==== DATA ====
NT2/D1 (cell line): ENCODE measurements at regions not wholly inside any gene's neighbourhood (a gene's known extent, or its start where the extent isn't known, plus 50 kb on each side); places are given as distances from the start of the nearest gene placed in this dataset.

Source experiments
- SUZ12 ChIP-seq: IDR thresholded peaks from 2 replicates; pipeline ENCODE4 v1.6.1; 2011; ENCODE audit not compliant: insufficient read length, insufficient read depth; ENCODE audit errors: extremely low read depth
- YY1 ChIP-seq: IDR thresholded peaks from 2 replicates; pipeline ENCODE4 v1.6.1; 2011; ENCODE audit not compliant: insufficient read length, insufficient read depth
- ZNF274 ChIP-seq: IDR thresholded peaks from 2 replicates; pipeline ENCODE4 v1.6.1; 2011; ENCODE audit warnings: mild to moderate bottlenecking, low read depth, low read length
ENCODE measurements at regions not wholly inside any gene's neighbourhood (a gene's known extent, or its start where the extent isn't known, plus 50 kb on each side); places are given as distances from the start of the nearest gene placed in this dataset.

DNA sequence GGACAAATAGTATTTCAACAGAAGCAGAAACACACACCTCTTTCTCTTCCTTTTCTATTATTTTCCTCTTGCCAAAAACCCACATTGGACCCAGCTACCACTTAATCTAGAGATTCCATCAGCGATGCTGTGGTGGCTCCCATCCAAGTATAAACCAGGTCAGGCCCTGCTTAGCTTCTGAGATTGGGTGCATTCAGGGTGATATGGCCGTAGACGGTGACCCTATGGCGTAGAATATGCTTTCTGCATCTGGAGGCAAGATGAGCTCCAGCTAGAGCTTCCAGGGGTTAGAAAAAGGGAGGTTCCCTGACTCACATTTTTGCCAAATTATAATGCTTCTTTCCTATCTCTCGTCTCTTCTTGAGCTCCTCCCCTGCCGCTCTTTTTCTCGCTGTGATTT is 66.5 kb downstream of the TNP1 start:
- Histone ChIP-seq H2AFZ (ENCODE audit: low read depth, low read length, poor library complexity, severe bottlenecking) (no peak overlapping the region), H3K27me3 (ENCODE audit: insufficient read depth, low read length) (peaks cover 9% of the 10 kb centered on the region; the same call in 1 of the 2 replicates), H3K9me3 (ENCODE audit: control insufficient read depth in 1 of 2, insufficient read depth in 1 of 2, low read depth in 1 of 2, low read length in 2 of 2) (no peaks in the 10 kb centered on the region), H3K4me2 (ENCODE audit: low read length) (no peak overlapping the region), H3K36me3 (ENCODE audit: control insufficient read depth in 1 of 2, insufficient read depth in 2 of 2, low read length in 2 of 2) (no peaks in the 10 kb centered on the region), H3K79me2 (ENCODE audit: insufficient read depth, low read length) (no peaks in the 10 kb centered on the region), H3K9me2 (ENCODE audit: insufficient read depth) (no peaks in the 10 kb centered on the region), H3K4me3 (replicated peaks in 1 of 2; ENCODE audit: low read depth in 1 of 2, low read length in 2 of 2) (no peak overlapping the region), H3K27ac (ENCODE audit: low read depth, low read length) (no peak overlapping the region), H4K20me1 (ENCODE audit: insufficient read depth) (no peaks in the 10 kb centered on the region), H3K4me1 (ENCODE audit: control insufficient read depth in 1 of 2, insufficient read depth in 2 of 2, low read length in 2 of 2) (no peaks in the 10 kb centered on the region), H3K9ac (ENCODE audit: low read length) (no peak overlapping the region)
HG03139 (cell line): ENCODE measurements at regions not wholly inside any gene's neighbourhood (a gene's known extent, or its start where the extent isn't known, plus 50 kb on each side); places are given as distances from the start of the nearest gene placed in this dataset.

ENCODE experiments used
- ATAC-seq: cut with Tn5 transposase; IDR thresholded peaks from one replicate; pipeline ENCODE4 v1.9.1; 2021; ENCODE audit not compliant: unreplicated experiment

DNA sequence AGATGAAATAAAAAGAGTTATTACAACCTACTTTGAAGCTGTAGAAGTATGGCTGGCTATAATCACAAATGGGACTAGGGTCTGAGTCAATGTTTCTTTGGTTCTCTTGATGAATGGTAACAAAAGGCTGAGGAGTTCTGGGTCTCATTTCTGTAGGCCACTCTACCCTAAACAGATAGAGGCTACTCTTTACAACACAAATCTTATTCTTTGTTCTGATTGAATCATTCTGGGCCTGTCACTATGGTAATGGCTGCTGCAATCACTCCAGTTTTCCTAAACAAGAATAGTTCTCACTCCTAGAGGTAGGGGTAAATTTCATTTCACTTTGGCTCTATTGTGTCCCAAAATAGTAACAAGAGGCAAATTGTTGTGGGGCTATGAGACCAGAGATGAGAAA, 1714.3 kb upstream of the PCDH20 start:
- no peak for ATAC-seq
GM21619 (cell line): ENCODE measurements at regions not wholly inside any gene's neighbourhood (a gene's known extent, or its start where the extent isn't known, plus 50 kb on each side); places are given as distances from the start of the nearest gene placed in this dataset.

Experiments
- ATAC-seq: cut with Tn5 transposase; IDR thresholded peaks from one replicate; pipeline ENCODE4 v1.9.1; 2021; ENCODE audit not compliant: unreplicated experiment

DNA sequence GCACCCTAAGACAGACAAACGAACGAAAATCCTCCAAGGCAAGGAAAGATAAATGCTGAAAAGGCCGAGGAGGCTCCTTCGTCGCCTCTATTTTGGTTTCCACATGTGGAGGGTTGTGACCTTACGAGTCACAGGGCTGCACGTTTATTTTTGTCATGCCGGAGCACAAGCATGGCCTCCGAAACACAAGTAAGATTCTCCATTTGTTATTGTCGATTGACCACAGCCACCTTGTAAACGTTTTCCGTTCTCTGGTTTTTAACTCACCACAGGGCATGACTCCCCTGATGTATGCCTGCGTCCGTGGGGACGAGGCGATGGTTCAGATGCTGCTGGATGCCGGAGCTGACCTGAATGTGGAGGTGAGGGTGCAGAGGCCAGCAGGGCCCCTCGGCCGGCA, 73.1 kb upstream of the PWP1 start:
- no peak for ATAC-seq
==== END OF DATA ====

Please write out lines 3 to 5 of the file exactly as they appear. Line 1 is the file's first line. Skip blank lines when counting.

- SUZ12 ChIP-seq: IDR thresholded peaks from 2 replicates; pipeline ENCODE4 v1.6.1; 2011; ENCODE audit not compliant: insufficient read length, insufficient read depth; ENCODE audit errors: extremely low read depth
- YY1 ChIP-seq: IDR thresholded peaks from 2 replicates; pipeline ENCODE4 v1.6.1; 2011; ENCODE audit not compliant: insufficient read length, insufficient read depth
- ZNF274 ChIP-seq: IDR thresholded peaks from 2 replicates; pipeline ENCODE4 v1.6.1; 2011; ENCODE audit warnings: mild to moderate bottlenecking, low read depth, low read length